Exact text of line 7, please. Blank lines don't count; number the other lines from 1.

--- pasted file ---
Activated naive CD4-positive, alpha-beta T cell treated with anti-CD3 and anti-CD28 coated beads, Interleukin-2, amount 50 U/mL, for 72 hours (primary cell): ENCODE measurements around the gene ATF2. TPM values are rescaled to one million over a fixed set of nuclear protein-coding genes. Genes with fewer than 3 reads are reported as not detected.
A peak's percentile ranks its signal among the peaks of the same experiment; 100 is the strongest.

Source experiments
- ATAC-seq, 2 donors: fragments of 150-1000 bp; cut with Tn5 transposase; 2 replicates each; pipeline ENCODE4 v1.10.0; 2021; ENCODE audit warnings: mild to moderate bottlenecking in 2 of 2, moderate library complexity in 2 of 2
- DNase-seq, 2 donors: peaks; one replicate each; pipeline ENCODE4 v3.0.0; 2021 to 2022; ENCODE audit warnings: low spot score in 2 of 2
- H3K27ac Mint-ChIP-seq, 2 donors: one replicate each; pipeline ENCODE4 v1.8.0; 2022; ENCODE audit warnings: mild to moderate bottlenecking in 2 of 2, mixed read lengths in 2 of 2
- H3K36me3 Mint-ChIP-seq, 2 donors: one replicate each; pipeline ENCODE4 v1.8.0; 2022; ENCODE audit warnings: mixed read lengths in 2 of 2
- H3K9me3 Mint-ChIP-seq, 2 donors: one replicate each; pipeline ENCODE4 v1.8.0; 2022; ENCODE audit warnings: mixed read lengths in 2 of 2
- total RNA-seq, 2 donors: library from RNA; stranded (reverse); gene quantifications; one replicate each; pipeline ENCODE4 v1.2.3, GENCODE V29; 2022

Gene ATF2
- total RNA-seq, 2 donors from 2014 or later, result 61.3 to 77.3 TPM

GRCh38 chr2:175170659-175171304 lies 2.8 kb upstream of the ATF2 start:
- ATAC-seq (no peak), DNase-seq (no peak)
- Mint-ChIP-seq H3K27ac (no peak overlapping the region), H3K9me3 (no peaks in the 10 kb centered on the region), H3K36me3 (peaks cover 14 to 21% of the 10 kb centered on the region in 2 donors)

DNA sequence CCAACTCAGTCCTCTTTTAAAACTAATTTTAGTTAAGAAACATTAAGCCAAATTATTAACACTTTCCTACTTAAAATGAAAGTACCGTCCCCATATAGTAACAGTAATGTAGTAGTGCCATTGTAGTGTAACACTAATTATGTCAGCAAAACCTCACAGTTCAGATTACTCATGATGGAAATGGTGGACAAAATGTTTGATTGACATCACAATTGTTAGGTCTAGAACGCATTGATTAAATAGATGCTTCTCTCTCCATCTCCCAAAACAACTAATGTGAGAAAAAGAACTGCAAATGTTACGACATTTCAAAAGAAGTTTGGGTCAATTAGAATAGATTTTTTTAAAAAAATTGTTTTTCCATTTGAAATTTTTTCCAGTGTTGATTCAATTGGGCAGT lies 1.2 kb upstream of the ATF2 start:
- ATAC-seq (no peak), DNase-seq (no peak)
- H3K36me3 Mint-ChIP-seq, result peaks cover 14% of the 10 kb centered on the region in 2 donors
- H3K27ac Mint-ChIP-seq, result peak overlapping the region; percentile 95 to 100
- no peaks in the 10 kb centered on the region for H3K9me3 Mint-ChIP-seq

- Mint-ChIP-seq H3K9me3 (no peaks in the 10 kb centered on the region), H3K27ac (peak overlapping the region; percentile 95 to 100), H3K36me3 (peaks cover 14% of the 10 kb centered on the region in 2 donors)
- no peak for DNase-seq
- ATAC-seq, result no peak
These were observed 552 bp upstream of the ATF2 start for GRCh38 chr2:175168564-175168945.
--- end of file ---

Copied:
- H3K36me3 Mint-ChIP-seq, 2 donors: one replicate each; pipeline ENCODE4 v1.8.0; 2022; ENCODE audit warnings: mixed read lengths in 2 of 2